The Court’s declining popularity in recent months provides a possibility window for court-packing supporters (though I did emphasize that Democrats won’t be able to make the most of this opportunity and that isn’t clear whether they actually want to). This potential flame is not lit by the Commission’s preliminary report. It serves more to put cold water on it.
The draft report about term limits, however, is far more encouraging. This report highlights the broad bipartisan support of the idea by academics, jurists, etc., as well as the many ways that an 18 year term limit can be used to solve a variety of problems. This proposal is supported by a wider audience than any other one considered by the Commission, as well as being supported in a way that’s right for them.
I also support term limits and I appreciate the fact that the report seems to endorse the idea. It is clear that the Commissioners disagree on whether term limit legislation can be done by statute or constitutional amendment. A constitutional amendment is required. Allowing Congress to make it by statute would create a dangerous precedent. The report on term limits also contains insightful discussion of organizational issues to be considered in order to put into effect term limits. This includes how to transition to a term-limit system, how to avoid conflicts of interests and what to do about justices wanting to explore other careers after their Court departure.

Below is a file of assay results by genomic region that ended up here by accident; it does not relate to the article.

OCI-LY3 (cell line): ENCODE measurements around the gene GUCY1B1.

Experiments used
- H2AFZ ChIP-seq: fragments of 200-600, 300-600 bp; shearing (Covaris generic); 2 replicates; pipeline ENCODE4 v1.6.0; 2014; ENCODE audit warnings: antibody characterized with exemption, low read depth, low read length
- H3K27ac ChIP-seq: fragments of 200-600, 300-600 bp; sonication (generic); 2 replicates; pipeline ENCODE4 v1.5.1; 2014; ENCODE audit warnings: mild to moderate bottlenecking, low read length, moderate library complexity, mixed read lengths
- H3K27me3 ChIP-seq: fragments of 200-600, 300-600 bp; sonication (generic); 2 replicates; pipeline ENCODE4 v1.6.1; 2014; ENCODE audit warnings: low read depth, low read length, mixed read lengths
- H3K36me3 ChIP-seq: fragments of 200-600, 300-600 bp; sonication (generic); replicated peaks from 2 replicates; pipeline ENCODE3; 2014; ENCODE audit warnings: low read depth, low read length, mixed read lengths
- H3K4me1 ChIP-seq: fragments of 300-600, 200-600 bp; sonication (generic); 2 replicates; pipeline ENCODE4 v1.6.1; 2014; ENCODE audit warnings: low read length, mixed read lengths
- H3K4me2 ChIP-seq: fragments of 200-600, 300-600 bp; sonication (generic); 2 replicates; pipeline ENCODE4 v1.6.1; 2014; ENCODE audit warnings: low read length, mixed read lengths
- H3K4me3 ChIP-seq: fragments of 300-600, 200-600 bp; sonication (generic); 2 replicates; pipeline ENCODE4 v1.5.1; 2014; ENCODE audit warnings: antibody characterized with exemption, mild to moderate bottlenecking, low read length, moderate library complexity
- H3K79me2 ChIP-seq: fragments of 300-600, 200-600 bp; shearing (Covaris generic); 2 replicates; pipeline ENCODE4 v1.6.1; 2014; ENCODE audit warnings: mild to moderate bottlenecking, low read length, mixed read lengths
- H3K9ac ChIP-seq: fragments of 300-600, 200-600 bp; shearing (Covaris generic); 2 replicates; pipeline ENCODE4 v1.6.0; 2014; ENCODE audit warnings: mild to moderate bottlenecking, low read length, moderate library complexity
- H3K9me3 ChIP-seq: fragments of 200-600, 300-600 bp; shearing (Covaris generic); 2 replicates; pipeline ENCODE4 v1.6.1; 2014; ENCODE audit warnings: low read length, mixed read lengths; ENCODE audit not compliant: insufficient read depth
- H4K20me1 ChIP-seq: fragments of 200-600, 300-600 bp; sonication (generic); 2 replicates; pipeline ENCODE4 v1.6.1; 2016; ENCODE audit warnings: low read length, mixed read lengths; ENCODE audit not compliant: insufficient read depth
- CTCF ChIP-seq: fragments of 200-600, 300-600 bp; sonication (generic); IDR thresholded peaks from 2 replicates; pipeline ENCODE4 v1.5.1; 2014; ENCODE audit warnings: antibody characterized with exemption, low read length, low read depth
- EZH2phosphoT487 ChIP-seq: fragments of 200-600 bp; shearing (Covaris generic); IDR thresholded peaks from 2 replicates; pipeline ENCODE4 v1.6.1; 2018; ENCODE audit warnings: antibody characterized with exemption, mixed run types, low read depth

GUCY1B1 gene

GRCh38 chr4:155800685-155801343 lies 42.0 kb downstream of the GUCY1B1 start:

Although it has attracted less attention than the court–packing and term limits reports, the Commission has also issued a report on other proposals to limit the Supreme Court’s power, most notably jurisdiction-stripping and legislative override of Supreme Court decisions. I believe the latter is just as radical an idea as court-packing to eliminate the Court.